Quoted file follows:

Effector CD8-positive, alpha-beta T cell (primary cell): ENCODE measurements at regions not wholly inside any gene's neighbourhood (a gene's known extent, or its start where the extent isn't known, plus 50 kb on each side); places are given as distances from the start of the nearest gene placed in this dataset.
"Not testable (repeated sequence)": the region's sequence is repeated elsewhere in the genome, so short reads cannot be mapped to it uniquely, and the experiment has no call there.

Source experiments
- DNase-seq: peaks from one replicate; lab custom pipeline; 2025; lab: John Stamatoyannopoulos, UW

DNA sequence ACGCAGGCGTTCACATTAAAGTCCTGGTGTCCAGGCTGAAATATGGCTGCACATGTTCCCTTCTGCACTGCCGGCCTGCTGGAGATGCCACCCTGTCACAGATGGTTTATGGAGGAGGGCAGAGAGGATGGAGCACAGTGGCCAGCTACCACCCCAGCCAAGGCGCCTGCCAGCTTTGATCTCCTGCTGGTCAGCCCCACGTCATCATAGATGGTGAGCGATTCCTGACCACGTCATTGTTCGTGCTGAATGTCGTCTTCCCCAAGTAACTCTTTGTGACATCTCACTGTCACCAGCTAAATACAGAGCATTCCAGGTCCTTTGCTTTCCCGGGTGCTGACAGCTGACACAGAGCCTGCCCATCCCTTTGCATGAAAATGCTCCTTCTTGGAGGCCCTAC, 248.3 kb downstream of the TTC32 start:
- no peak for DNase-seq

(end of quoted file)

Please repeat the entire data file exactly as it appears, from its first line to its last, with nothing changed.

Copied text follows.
Effector CD8-positive, alpha-beta T cell (primary cell): ENCODE measurements at regions not wholly inside any gene's neighbourhood (a gene's known extent, or its start where the extent isn't known, plus 50 kb on each side); places are given as distances from the start of the nearest gene placed in this dataset.
"Not testable (repeated sequence)": the region's sequence is repeated elsewhere in the genome, so short reads cannot be mapped to it uniquely, and the experiment has no call there.

Source experiments
- DNase-seq: peaks from one replicate; lab custom pipeline; 2025; lab: John Stamatoyannopoulos, UW

DNA sequence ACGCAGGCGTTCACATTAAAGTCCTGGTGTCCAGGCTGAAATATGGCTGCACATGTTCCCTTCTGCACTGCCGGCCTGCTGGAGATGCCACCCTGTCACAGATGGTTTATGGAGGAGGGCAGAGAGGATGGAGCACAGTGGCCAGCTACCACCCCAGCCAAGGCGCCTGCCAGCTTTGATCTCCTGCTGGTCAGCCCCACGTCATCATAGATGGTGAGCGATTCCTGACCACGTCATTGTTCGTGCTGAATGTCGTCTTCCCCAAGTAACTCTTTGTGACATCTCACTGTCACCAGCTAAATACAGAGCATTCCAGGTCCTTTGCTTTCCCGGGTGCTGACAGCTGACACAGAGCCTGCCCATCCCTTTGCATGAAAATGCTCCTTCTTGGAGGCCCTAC, 248.3 kb downstream of the TTC32 start:
- no peak for DNase-seq